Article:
As you may know (it’s a point of pride), Brave Spirits Theatre productions begin with text work: we all pick apart our parts, including paraphrasing, which is rewriting all our lines in our own words.I was busy with Soranzo’s lines in ‘Tis Pity She’s a Whore, and I realized I was avoiding one scene: the one where Soranzo curses and threatens Annabella. Heavy stuff. I paraphrased all the other scenes first, before girding my loins to tackle this one.

“Come, strumpet, famous whore; were every drop
Of blood that runs in thy adulterous veins
A life, this sword (dost see it?) would at one stroke
Confound them all. Harlot, rare, notable harlot …”                            (Act IV, scene iii)

That’s just how it begins. I like the sound of the words. Like a heavy metal songwriter, I prefer the lines to be packed with intense, overloaded words. (I suspect our director Charlene feels the same way.) They’re so fun to say: Blood. Damnation. Fire. Burn. Revenge. Strumpet. Harlot. Whore.

Whoa. How do I really say that, not sounding like a Conan villain? My own words.

BST production of 'Tis Pity She's a Whore; photo by Claire Kimball
Ian Blackwell Rogers as Soranzo in rehearsal for BST’s ‘Tis Pity She’s a Whore

As an actor, I love saying this shit. As a man, as a human, I don’t like to think I ever would. Nobody says “strumpet” any more. Or “harlot.” But we still say “whore,” whether or not we agree what it means. We say “slut.” I’m not entirely sure what that means, either. But working with this volley of invective, I see that the meaning to Soranzo is less important than the effect. These are .45 magnum words. 12-gauge words.

Early modern insults can be hilariously, gloriously inventive, and we’ve got some of those in these two plays. But Soranzo, as he’s trying to hurt the woman who’s hurt him, is working with kind of an impoverished vocabulary. He wheels, over and over, from “strumpet” to “harlot” to the titular word, “whore.”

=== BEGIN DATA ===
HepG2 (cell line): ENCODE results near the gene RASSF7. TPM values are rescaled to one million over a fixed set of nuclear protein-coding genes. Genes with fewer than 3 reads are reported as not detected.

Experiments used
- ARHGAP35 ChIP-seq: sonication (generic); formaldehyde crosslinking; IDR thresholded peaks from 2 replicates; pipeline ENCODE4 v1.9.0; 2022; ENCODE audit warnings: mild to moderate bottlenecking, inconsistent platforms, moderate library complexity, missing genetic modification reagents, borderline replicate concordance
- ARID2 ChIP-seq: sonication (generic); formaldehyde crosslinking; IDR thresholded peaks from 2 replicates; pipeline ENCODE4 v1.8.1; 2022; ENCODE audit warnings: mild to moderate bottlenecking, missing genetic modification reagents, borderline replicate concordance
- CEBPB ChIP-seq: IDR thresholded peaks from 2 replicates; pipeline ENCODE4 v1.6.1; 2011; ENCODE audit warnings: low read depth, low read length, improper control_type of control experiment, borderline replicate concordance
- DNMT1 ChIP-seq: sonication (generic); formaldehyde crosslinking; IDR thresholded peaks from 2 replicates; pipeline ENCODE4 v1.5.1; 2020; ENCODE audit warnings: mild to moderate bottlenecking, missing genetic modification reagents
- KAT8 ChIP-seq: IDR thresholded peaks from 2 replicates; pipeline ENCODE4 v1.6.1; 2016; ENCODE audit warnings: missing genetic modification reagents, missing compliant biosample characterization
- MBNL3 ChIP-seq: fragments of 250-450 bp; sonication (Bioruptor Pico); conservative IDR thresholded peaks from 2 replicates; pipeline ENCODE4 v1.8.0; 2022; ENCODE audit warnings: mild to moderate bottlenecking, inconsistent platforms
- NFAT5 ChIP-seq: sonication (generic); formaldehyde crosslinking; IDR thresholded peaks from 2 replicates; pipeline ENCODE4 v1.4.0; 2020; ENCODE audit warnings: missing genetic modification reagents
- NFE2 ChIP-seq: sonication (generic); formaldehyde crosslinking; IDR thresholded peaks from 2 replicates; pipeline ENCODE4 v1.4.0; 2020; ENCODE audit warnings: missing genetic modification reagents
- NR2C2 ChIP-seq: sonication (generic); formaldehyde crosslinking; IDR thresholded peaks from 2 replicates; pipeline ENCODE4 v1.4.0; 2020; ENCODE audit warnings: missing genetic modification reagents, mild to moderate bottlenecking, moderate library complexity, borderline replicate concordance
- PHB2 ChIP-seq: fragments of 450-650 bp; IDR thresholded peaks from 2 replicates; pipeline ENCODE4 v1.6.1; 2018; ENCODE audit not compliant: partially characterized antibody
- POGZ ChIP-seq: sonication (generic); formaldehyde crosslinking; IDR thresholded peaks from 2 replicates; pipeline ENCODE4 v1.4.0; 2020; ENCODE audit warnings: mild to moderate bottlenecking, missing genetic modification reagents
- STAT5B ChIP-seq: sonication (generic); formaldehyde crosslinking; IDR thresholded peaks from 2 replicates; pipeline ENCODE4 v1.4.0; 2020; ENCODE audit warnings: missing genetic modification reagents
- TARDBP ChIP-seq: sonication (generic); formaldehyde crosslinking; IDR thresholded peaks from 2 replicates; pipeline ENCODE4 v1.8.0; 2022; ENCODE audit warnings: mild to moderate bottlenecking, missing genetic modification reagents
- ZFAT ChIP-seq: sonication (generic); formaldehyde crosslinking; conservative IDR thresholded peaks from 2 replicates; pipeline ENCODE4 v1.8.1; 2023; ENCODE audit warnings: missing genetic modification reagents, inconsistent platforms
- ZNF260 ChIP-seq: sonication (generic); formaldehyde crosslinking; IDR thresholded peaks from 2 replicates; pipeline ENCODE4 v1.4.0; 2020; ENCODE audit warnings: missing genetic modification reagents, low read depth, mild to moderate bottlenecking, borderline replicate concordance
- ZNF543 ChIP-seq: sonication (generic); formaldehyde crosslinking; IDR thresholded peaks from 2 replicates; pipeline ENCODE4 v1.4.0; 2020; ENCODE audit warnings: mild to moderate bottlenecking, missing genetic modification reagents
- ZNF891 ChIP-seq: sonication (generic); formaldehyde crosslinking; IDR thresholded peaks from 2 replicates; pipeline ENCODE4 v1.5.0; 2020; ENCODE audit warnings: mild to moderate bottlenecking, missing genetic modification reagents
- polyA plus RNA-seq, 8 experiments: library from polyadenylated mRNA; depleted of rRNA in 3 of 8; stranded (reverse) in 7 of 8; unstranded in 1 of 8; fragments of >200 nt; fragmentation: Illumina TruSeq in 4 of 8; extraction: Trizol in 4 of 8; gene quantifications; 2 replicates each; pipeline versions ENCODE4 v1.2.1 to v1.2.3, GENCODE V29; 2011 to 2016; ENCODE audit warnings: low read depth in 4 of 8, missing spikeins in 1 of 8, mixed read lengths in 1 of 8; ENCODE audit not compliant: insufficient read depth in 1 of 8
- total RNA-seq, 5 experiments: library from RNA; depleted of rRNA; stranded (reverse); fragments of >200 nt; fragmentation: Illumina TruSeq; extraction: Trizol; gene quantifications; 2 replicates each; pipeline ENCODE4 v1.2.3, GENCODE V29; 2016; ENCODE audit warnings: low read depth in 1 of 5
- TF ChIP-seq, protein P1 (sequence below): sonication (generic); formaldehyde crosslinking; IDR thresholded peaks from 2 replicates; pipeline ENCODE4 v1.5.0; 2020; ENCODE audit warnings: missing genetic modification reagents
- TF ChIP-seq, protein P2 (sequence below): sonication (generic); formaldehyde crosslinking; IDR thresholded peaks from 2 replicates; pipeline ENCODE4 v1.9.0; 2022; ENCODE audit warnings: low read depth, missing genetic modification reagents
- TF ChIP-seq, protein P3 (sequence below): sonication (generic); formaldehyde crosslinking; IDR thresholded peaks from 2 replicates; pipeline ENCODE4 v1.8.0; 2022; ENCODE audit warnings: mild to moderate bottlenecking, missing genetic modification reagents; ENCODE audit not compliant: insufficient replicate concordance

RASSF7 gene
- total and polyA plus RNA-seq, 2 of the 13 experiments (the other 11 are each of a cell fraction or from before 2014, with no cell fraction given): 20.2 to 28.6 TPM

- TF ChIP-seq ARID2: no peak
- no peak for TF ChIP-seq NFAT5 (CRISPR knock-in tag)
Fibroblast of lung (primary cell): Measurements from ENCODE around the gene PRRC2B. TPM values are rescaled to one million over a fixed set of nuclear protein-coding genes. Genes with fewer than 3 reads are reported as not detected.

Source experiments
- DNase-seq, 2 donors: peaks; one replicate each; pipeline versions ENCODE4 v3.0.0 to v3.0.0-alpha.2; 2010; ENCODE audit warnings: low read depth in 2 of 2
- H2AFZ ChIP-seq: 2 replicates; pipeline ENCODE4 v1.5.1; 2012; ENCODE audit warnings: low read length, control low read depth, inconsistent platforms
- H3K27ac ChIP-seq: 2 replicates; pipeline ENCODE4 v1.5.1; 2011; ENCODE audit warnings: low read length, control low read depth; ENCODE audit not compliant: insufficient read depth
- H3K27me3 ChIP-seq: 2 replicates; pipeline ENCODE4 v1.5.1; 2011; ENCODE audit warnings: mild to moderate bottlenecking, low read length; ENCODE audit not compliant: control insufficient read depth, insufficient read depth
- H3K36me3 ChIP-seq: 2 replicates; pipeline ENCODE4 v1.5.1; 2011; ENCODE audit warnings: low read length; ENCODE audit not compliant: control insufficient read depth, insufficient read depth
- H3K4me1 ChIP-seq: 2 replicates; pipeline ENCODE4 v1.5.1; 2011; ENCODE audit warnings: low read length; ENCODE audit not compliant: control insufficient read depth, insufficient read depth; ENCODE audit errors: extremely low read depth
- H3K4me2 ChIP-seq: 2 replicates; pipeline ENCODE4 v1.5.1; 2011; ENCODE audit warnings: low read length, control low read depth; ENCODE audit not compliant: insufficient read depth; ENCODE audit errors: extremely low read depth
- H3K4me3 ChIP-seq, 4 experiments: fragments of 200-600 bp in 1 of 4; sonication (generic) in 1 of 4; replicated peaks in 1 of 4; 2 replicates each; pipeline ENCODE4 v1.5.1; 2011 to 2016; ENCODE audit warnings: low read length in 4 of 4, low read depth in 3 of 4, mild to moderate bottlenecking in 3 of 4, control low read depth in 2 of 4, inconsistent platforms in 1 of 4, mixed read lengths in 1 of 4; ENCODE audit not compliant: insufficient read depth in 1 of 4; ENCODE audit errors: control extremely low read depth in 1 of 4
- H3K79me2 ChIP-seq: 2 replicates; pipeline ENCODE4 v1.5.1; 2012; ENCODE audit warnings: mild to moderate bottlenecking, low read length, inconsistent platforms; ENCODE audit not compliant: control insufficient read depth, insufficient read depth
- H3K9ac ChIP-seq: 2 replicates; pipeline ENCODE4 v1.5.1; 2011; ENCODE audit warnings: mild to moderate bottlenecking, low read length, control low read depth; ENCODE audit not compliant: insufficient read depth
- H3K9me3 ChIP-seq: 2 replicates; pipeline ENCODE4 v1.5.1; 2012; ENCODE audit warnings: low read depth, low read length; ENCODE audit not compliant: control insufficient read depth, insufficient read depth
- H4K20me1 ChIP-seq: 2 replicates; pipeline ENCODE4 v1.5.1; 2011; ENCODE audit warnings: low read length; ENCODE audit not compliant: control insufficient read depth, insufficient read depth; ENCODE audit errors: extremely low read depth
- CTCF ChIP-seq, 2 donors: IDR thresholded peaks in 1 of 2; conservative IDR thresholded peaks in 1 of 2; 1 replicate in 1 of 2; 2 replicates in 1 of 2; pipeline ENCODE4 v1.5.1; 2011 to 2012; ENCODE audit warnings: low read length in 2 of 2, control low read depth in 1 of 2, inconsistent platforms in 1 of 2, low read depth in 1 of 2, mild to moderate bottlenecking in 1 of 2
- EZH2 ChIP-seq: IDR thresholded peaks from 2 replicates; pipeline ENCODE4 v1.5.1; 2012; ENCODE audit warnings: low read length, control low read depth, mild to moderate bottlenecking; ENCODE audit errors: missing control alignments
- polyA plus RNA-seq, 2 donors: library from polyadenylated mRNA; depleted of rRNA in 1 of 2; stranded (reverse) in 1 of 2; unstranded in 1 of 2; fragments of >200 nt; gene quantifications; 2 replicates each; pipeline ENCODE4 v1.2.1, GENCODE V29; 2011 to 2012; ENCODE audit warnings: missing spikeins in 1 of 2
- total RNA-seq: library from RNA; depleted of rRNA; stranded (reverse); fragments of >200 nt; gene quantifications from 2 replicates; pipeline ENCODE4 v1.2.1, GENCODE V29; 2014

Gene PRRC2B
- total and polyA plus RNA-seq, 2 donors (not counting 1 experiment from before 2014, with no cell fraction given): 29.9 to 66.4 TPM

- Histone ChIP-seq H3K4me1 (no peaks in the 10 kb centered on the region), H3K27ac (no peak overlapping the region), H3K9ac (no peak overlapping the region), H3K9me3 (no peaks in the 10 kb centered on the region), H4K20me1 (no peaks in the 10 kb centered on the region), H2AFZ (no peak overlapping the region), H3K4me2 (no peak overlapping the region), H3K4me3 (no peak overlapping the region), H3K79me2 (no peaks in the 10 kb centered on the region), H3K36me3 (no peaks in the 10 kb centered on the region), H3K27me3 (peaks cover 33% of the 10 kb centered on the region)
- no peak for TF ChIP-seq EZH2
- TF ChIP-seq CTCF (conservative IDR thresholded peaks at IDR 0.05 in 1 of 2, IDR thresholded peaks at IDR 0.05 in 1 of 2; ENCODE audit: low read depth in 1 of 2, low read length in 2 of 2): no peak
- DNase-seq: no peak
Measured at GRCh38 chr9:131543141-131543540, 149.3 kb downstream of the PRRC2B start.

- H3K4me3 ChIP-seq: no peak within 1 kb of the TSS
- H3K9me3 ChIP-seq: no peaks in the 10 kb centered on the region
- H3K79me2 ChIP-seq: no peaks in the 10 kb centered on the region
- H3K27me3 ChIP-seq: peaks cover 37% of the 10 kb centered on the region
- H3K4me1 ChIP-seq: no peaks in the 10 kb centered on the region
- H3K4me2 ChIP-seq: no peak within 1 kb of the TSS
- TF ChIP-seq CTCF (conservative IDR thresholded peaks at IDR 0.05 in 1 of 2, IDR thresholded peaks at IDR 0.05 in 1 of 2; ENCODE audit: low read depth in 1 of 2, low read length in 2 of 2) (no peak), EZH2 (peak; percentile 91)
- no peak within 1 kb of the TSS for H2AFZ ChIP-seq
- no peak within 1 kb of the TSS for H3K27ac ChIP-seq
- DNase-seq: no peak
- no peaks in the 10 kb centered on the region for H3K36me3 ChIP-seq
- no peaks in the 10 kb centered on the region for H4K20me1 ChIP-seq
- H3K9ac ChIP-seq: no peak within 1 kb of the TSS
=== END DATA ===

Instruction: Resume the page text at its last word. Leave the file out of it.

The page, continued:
Soranzo’s cursing doesn’t make him strong in this scene. Annabella doesn’t break. Weak and flailing is how he feels, his soul “circular in sorrow for revenge.” I used to have a recurring genre of nightmare, where I raged and cursed impotently at someone who deserved it. That tells me, even though I can’t admit that I would speak this way to a woman, I do get the helpless rage. If you’ve hurt me, I want to hurt you.

I had a conversation with a friend, an actor and high school teacher, about teaching Othello. We agreed that sexual jealousy is real, baffling, embarrassing, and more powerful than it should be. I don’t think that’s unique to men, is it? I think those passions are chemically built in: the hurt, shame, and fury if the one you desire prefers someone else to you. That they might be–or they certainly are–laughing at you. Women feel that. Men feel that. But in the early modern era, men had license and approval to act on that rage. Men were obligated to act.

I’m fortunate to have been taught that threats and abuse are wrong (and illegal). But I don’t like being made a fool of; no one does. Like heavy metal, Jacobean tragedy goes to eleven. If Soranzo’s pride is hurt, he’ll “hew thy flesh to shreds.”

Verse and violence! Are you ready to rock?

– Ian Blackwell Rogers, BST Artistic Associate

*title from Shakespeare’s The Tempest (Act I, scene ii)